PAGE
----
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TheBeninator

Kingdoms of Equality-tane

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I dunno. It’s pretty typical of English that we add a “-y“ suffix to nouns and adjectives to form adjectives meaning “having the quality of.” Mess becomes messy, hair becomes hairy, mouse becomes mousy. So you’ve got chevron and chevrony... Totally logical.

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Just to add a bit more detail, here's a good chart of the most common Ordinaries used in heraldry. An ordinary is a simple geometrical figure, made up of straight lines that run from side to side or top to bottom of the shield. Although these can resemble the divisions of the field (that I posted on the last page) these are actually considered to be charges on the field. 

ord.gif

Again, for war gaming purposes shields made with just Ordinaries are pretty easy to paint on small shields and they look great. Sure, we all like things like lions, dragons, fleur-de-lys, and other charges. But those are really tricky to paint and water-slide decals get really pricey if you are trying to do a whole army. If you just replicate the designs above, replace the white bits with any color or metal or your choice and replace the blue bit with the opposite type. 

If you look at most of the national flags of western Europe (the rules for flag design, known as vexillology, are basically a direct decedent of the rules for heraldry) you'll see that most of them are made as just simple divisions of the field or they're made up of just simple ordinaries. England's is argent a cross gules (white field, red cross); Scotland's is azure a saltire argent (blue field, white saltire); France is tierced per pale gules argent and azure (divided into three vertical stripes red, white, and blue);  Germany is tierced per fess sable gules and or (divided into three horizontal stripes black, red, and gold).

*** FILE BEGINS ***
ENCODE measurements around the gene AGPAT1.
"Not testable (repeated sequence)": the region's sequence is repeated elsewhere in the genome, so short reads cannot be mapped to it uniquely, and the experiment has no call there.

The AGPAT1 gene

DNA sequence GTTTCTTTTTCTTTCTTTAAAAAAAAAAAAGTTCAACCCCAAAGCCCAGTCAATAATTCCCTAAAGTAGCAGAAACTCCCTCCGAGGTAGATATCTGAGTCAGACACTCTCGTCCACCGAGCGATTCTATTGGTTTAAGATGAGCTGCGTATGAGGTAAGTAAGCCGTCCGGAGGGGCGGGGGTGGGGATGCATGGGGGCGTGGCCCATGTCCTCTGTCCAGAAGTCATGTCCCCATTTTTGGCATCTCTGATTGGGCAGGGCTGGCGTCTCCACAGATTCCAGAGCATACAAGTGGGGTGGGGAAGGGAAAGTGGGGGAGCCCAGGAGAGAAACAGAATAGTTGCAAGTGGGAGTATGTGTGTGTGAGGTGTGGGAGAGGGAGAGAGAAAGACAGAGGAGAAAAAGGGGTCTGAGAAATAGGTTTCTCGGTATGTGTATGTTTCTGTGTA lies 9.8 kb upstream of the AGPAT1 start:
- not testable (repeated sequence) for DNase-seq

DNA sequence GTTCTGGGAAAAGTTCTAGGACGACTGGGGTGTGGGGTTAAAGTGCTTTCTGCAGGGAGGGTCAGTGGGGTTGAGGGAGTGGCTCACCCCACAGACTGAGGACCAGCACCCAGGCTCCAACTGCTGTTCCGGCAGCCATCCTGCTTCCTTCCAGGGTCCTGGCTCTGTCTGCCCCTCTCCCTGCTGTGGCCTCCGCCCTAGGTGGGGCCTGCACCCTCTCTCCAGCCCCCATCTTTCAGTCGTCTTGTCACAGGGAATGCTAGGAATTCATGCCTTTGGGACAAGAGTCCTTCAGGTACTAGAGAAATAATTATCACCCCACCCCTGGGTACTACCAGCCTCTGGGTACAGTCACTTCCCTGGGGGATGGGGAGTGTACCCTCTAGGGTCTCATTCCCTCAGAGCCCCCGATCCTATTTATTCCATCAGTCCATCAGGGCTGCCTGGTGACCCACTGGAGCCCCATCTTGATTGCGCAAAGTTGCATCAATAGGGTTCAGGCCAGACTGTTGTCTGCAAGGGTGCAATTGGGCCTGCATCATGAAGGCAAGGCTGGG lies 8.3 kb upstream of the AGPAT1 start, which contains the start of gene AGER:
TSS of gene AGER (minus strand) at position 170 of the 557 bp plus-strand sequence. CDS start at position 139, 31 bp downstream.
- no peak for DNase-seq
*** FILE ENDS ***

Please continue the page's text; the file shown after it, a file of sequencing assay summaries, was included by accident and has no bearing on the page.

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Update!

So, hobby stuff stopped for a while there. Finally got back on and added a few more deets to the peasant horde. Weapons are now mostly done, have moved on to heads. All of this (in pic) was accomplished in perhaps an hour or so. Last touch is leather for the heads, leather for the boots, and leather for some weapon handle wraps. After that comes the shields, which will bog me down quite a bit due to masking.

Hoping to have the unit done by Dec as an arbitrary goal!

34-AB4285-35-FD-464-C-98-B5-00-A4-B6-FAB

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What do you get when you combine a 3 day weekend and some serious procrastination on Adulting?

U33Myos.jpg

A finished unit! Way ahead of the December schedule!

Heres a shot of the shields before I put them on.